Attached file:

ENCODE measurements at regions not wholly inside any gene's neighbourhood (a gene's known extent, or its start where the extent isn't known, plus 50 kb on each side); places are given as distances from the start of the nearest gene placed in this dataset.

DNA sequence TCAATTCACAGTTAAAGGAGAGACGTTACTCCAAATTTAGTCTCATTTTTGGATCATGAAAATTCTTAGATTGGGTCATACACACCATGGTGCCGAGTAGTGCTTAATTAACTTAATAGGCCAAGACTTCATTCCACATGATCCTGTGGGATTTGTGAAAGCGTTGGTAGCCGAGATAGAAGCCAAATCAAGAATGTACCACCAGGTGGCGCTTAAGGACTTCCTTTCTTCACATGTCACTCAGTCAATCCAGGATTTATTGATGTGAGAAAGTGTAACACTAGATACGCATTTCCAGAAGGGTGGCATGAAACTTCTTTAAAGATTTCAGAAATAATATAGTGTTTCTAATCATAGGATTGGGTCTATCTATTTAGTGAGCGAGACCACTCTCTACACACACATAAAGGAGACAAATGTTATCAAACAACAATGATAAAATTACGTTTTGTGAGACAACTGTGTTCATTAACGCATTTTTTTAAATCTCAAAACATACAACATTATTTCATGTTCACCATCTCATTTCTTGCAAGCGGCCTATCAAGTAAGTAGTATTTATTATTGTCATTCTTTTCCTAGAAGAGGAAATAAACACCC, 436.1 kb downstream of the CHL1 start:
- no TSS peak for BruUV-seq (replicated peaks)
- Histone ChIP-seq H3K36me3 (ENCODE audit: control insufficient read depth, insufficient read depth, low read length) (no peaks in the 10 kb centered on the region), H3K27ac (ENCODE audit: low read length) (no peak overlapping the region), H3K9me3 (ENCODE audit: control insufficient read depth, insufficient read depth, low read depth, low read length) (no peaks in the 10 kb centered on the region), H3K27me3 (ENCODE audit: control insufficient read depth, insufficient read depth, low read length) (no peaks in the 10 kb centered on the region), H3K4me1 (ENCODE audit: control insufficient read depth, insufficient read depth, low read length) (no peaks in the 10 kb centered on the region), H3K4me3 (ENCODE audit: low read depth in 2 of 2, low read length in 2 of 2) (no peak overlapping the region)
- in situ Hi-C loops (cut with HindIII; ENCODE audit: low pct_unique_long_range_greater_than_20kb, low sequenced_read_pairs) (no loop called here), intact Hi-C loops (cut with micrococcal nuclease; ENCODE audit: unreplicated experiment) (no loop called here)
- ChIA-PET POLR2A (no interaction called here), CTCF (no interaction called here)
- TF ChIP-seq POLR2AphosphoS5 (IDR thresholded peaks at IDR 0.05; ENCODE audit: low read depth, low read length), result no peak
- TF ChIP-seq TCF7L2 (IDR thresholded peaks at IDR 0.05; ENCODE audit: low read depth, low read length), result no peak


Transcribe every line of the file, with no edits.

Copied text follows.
ENCODE measurements at regions not wholly inside any gene's neighbourhood (a gene's known extent, or its start where the extent isn't known, plus 50 kb on each side); places are given as distances from the start of the nearest gene placed in this dataset.

DNA sequence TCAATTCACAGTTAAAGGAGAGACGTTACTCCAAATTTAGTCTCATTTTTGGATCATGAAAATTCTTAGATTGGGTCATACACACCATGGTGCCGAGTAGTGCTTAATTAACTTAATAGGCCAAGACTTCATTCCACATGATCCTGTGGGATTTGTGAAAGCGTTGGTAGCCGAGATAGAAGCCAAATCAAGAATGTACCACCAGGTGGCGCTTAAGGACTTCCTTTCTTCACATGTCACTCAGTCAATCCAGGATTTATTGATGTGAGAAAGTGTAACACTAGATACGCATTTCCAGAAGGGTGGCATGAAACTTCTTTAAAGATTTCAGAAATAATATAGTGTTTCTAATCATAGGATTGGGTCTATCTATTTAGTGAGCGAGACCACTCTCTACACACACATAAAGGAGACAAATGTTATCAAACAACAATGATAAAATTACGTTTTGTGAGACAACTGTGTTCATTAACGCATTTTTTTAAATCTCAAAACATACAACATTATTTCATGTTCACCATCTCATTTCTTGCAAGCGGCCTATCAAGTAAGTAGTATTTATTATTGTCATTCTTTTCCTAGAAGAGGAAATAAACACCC, 436.1 kb downstream of the CHL1 start:
- no TSS peak for BruUV-seq (replicated peaks)
- Histone ChIP-seq H3K36me3 (ENCODE audit: control insufficient read depth, insufficient read depth, low read length) (no peaks in the 10 kb centered on the region), H3K27ac (ENCODE audit: low read length) (no peak overlapping the region), H3K9me3 (ENCODE audit: control insufficient read depth, insufficient read depth, low read depth, low read length) (no peaks in the 10 kb centered on the region), H3K27me3 (ENCODE audit: control insufficient read depth, insufficient read depth, low read length) (no peaks in the 10 kb centered on the region), H3K4me1 (ENCODE audit: control insufficient read depth, insufficient read depth, low read length) (no peaks in the 10 kb centered on the region), H3K4me3 (ENCODE audit: low read depth in 2 of 2, low read length in 2 of 2) (no peak overlapping the region)
- in situ Hi-C loops (cut with HindIII; ENCODE audit: low pct_unique_long_range_greater_than_20kb, low sequenced_read_pairs) (no loop called here), intact Hi-C loops (cut with micrococcal nuclease; ENCODE audit: unreplicated experiment) (no loop called here)
- ChIA-PET POLR2A (no interaction called here), CTCF (no interaction called here)
- TF ChIP-seq POLR2AphosphoS5 (IDR thresholded peaks at IDR 0.05; ENCODE audit: low read depth, low read length), result no peak
- TF ChIP-seq TCF7L2 (IDR thresholded peaks at IDR 0.05; ENCODE audit: low read depth, low read length), result no peak